Its actually absurd that people could claim to care about diveristy in the Arb ecosystem and then not want to fund a list of the projects which (after those which have just received funding) are the most highly voted for among the community.

Its actually sad and breaks my heart. With all due respect Arbitrum still has work in progress on the front of decreasing centralisation (The state of Arbitrum's progressive decentralization | Arbitrum DAO - Governance docs), de/centralisation isnt just about the sequencer, its about the state of the ecosystem,. Those against funding the projects which are 1. The most desired after those already funded and 2. Are highly actively contributing to that ecosytem - clearly demonstrate their intention is not to promote diversity but to infact directly mitigate the risks diveristy might pose to them. Of course, this will be sold under the guise of myriad other excuses which people will desperately try to pull out in an attempt to distract from their actual intentions.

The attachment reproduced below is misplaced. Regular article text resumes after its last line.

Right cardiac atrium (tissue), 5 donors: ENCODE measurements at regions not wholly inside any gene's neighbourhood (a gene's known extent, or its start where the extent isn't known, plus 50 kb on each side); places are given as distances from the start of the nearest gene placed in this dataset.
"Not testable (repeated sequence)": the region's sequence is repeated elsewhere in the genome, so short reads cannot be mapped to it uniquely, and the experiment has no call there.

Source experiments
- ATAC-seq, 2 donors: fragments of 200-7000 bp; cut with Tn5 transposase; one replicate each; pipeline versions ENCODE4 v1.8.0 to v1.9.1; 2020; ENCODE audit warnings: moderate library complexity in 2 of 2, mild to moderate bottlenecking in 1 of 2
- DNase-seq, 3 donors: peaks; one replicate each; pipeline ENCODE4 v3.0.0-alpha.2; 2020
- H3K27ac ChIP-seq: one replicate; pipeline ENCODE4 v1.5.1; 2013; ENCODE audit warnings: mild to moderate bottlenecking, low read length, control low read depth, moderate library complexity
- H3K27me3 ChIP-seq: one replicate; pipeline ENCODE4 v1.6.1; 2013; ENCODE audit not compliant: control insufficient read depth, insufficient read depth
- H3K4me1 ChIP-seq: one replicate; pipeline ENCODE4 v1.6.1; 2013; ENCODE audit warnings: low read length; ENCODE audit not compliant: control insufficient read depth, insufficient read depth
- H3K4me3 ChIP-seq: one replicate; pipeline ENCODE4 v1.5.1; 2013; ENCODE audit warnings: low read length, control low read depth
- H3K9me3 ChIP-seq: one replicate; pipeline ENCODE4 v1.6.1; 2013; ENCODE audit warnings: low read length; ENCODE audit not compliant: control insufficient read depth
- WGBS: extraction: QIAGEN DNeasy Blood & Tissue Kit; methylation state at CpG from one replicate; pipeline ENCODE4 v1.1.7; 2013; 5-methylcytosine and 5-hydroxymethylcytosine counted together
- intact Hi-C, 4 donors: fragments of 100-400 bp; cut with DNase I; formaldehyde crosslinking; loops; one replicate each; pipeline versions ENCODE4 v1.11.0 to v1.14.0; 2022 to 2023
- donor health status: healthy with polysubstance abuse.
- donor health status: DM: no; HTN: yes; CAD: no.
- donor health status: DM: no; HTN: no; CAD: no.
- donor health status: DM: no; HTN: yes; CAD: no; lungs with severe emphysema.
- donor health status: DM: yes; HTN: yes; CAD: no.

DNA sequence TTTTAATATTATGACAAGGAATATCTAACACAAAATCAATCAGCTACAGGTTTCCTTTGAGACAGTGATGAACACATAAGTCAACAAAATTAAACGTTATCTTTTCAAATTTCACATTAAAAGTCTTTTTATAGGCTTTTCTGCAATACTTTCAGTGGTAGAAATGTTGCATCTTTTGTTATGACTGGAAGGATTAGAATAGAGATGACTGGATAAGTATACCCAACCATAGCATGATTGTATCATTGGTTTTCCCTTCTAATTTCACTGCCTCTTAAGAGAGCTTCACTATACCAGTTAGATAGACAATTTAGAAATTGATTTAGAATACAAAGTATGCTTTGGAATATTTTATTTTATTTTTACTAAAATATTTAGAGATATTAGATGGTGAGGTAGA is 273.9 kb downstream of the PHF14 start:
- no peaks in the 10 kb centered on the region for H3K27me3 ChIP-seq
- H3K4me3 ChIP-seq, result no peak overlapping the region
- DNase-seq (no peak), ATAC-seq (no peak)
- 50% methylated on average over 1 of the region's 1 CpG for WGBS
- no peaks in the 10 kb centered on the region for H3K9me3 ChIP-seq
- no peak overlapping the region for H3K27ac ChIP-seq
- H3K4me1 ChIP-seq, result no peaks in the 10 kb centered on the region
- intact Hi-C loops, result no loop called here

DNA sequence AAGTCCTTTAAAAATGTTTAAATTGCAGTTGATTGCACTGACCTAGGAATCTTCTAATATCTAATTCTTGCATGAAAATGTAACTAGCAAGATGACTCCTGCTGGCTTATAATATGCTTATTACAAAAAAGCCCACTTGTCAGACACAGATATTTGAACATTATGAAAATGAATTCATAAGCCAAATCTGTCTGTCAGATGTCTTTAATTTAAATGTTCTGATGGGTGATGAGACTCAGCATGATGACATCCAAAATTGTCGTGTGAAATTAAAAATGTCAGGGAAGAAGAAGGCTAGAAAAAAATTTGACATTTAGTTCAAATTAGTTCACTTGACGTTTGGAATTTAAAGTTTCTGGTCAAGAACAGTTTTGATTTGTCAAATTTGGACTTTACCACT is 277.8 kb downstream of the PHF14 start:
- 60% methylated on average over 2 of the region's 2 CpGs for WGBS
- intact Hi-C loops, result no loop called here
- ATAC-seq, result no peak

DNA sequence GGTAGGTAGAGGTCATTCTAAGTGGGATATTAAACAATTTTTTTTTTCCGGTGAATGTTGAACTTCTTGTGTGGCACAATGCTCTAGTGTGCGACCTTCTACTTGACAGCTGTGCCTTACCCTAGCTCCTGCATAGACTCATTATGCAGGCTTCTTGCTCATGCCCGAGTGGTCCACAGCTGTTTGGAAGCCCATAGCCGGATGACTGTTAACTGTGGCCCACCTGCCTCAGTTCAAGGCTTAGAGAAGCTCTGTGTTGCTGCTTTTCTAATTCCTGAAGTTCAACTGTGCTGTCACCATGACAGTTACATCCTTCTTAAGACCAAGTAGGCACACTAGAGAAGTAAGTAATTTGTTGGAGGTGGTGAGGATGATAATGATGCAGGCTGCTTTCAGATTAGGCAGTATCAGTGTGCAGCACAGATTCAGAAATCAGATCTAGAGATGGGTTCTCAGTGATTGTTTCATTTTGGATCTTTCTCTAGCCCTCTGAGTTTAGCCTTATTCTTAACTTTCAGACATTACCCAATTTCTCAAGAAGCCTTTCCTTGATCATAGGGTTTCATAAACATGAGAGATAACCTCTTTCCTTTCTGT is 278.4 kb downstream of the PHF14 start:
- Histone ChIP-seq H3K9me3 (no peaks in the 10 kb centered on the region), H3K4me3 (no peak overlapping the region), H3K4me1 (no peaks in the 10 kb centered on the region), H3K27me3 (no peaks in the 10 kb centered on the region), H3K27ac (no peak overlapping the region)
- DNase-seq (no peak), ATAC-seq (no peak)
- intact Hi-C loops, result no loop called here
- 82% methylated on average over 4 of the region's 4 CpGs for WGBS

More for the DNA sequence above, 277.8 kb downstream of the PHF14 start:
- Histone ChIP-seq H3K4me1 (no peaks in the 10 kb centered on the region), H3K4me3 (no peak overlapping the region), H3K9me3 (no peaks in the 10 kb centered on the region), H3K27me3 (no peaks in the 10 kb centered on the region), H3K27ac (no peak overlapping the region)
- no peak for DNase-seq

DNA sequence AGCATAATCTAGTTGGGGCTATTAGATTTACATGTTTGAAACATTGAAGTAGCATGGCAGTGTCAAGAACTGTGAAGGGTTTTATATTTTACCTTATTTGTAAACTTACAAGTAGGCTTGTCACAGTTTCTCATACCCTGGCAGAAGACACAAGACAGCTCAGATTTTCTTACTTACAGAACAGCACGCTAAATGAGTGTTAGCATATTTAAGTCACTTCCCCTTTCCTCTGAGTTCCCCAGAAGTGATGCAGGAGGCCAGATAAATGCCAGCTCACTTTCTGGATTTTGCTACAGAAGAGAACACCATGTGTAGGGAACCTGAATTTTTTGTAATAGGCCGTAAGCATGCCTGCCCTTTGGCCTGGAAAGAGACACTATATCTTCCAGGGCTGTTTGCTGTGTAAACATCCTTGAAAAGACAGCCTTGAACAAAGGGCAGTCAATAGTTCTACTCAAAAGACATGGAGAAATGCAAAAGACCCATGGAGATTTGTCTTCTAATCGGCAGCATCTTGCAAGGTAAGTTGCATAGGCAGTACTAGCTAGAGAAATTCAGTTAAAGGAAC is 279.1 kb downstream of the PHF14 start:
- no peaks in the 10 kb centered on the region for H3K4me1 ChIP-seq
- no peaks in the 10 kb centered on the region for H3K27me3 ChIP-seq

Anyone who doesn’t realise that we only win if we win together is setting themself up for building an ecosystem on stilts which they then frustratedly cast aside when one of the stilts gets knocked out. Funding diversity - which we have a clear, direct, voted for list - is ensuring that a wider range of users are drawn to Arbitrum, and thus to ALL protocols - including those already funded. This is the only way the ecosystem strengthens. If you want to look back in 2 years time and be like “damn, I see what he meant” please consider your perception of other chains and their diversity.

Look at Cardano - even seeing that name makes you cringe - yes, the tech is different and that might be the reason - its decentral but ultimately its because THERE IS NO ECOSYTEM BEYOND A COUPLE OF PROTOCOLS. If it had an ecosystem of 100s of projects, think of how vastly different the perception would be.